Work from the Leather Shop

Long, cold nights in the Midwest.  Limited mobility due to injury.  A need to create new things A desire to fund my trips later this year... This is a recipe for high productivity in the workshop. Fortunately, I have a fairly large stockpile of leather and supplies to see me through my projects as I … Continue reading Work from the Leather Shop

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Thoughts on Labor – 1854

"The aim of the laborer should be, not to get his living, to get "a good job," but to perform well a certain work; and, even in a pecuniary sense, it would be economy for a town to pay its laborers so well that they would not feel that they were working for low ends, … Continue reading Thoughts on Labor – 1854

Frugal Friday ~1917

Another gem from Erin O’Reilly’s blog.

frugal friday

Convivial Supper

Happy Friday, all! Made it through another week. I was in the car the other day with The Boy and we heard a public service message about food waste. Did you know:

Consumers are responsible for more wasted food than farmers, grocery stores, restaurants, or any other part of the food supply chain, so changing household behavior is key to reducing the problem of food waste. 21 percent of the food each person buys goes to waste, with the average American family of four spending $1,800 per year on food that they don’t eat and each individual tosses about 20 pounds of food per month, adding up to 238 pounds of wasted food a year.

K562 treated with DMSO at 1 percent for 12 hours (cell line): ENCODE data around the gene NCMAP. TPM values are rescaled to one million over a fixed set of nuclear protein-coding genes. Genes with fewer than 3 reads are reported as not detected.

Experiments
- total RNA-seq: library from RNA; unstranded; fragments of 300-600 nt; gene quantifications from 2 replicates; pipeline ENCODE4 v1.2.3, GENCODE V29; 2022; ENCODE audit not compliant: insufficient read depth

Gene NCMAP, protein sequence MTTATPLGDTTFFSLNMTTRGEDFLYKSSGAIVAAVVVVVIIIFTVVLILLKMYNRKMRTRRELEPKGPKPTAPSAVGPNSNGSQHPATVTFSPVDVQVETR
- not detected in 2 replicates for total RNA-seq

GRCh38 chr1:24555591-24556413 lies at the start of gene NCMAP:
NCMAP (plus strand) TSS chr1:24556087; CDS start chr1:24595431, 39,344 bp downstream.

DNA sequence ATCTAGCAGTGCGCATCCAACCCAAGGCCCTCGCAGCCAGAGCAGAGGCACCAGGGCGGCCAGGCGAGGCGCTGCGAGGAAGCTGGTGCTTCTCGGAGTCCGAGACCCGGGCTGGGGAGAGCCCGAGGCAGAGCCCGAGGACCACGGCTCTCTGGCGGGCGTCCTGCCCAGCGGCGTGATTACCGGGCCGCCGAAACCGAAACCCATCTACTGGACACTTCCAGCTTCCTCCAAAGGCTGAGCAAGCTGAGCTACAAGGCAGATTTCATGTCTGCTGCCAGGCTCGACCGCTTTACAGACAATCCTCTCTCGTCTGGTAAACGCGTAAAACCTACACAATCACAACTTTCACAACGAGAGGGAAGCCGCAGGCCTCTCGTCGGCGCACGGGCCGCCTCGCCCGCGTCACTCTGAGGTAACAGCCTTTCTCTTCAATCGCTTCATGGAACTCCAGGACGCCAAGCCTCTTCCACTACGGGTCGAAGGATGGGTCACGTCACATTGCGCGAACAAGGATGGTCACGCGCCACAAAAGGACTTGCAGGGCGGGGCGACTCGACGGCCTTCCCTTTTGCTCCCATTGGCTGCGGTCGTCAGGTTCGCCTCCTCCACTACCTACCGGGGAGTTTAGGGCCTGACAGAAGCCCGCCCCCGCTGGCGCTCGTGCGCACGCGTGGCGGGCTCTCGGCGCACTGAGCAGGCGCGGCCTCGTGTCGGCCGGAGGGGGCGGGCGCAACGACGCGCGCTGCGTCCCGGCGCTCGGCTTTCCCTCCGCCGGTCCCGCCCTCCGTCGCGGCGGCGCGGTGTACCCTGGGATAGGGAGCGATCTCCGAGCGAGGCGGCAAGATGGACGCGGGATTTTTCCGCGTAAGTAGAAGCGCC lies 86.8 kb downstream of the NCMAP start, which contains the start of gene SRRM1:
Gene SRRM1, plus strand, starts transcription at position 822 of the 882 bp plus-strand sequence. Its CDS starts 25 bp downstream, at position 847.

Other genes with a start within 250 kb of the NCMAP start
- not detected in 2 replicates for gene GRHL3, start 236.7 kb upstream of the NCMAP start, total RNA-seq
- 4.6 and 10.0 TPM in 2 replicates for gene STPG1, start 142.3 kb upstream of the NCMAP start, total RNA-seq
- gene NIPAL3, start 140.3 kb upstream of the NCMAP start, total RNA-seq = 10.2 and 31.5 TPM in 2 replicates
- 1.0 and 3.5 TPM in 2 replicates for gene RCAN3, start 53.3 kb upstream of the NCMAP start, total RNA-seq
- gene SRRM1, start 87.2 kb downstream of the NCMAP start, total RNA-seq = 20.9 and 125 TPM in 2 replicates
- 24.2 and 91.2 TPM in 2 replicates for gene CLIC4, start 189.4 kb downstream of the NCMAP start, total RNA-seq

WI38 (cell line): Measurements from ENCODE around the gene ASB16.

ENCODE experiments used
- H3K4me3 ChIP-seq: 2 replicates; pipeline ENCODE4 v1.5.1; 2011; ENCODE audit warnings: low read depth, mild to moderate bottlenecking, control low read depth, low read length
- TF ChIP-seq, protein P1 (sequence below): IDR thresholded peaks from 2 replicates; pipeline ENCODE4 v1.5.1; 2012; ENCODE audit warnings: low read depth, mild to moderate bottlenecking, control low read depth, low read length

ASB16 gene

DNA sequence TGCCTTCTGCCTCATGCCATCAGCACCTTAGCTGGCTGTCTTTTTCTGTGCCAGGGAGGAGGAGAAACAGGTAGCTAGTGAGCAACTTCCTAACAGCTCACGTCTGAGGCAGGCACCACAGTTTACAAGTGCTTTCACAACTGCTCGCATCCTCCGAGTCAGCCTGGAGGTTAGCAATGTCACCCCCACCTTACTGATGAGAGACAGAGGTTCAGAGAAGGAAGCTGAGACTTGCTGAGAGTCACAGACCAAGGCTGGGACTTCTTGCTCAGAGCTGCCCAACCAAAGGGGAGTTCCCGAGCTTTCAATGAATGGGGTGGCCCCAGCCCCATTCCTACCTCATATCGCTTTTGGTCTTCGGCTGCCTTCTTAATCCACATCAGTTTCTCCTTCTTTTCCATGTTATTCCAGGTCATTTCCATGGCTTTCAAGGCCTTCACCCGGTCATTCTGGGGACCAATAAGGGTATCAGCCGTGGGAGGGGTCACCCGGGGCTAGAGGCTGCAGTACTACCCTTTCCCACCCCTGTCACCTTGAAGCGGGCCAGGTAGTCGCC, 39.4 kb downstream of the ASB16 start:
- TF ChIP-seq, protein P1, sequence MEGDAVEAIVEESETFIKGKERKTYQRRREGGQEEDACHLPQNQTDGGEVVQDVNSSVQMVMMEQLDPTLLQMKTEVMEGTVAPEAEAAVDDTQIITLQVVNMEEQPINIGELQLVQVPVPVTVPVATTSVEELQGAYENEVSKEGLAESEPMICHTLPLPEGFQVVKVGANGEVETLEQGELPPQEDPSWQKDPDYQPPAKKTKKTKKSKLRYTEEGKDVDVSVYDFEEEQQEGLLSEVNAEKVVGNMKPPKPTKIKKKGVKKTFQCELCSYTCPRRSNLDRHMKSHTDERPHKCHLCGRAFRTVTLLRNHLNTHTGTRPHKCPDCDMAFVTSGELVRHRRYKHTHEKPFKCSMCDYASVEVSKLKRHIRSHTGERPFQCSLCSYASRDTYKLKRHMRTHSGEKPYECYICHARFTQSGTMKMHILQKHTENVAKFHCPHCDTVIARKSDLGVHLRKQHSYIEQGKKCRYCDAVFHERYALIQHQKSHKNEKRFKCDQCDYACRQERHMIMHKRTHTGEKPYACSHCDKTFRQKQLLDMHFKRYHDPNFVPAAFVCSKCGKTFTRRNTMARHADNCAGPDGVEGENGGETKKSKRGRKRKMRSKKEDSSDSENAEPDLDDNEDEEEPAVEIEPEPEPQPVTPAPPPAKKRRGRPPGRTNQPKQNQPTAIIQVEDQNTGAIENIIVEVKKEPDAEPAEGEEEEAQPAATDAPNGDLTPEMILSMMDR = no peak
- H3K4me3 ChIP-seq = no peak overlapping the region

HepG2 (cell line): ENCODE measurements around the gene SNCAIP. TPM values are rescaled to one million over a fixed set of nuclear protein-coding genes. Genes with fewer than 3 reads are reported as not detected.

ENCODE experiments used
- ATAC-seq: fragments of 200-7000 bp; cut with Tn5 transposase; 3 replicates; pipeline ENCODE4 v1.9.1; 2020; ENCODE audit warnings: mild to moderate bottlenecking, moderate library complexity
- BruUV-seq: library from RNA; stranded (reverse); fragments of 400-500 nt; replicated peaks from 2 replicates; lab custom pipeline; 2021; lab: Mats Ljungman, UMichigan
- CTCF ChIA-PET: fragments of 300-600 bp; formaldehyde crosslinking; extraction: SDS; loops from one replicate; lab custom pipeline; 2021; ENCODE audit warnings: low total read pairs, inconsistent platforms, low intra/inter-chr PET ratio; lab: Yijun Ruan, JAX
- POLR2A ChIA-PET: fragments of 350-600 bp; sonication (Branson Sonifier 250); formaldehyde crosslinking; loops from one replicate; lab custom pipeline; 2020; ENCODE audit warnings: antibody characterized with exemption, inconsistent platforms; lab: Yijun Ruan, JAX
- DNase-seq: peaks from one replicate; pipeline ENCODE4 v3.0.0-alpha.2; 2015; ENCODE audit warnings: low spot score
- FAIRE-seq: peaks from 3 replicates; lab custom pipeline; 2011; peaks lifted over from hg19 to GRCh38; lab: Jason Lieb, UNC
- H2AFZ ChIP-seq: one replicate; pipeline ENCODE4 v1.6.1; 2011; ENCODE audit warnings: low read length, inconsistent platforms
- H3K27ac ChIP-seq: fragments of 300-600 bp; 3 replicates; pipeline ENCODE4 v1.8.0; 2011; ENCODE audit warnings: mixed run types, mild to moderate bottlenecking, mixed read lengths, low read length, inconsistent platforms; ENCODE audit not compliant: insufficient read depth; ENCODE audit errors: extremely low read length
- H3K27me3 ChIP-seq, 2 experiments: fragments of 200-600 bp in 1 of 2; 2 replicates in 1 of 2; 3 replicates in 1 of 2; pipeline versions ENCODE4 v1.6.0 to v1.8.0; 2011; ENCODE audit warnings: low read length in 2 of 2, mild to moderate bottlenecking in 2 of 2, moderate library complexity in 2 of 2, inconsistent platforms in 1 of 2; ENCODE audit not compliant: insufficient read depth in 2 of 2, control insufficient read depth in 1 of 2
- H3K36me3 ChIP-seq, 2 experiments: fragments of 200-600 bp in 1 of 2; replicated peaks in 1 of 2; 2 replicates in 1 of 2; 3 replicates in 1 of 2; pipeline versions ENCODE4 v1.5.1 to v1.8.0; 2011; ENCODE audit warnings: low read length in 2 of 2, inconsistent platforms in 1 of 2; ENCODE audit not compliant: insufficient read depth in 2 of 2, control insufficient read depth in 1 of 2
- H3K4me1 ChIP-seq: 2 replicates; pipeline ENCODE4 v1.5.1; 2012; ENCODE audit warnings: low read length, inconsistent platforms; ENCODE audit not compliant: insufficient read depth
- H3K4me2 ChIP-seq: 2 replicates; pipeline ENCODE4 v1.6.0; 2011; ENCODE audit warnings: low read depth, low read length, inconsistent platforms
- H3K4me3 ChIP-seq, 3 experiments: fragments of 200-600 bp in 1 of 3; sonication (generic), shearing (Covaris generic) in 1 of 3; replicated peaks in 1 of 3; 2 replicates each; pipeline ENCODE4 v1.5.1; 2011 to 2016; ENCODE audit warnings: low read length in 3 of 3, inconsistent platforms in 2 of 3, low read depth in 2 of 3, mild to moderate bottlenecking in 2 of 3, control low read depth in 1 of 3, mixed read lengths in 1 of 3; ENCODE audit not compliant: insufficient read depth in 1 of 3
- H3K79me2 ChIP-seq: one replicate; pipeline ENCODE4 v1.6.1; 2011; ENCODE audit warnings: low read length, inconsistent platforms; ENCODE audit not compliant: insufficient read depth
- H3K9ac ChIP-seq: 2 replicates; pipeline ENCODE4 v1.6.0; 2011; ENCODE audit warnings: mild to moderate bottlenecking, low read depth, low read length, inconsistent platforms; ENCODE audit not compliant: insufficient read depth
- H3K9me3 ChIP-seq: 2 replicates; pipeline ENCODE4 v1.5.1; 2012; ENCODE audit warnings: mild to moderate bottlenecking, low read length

The Ad Council put together this video on the life and times of a strawberry, a product that’s near and dear to my local heart.

Now, our family is as guilty as the next. Leftovers…

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Ida Tarbell says:

Here is a great and insightful quote from over on Musclehead’s blog by Ida Tarbel.
“Ida Minerva Tarbell was an American writer, investigative journalist, biographer and lecturer. She was one of the leading muckrakers of the progressive era of the late 19th and early 20th centuries and pioneered investigative journalism.”

The Müscleheaded Blog

“If it has taught us anything, it is that our present law-makers, as a body, are ignorant, corrupt and unprincipled; that the majority of them are, directly or indirectly, under the control of the very monopolies against whose acts we have been seeking relief.”

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A Concise History of Home Distillery

I’m sharing this little introduction to home distilling. If you’ve never thought about this before, it may be worth looking into. Enjoy!

Convivial Supper

Distillery.

The science of distillation has been around since 3000 BCE. There are four types of distillation: laboratory, industrial, herbal/perfumery, and food processing. These last two, herbal/perfumery and food processing, are the two we concern ourselves with today.

What Is Distillation?

Distillation is a process of purifying liquids through controlled boiling and condensation. A liquid is converted into a gas/vapour through heat, and then recondensed through cooling to return the vapor to a liquid form.

How Do You Distill?

You’ve probably seen an apparatus called a retort, or alembic, a glass container with a long, bent neck sloping downwards. As the substance heats up, the vapor travels down the neck and cools. A separate container catches the vapor as it returns to a liquid state. Figures III and VII below show two vessels that could be used to distill (1727).

Chemical_Vessels_1727-Alembic-Retort Fig. VII shows a distillation setup. 1727

As you can…

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Wilderness Time – Wise Words from John Muir

“Thousands of tired, nerve-shaken, over-civilized people are beginning to find out that going to the mountains is going home; that wildness is a necessity; and that mountain parks and reservations are useful not only as fountains of timber and irrigating rivers, but as fountains of life. Awakening from the stupefying effects of the vice of … Continue reading Wilderness Time – Wise Words from John Muir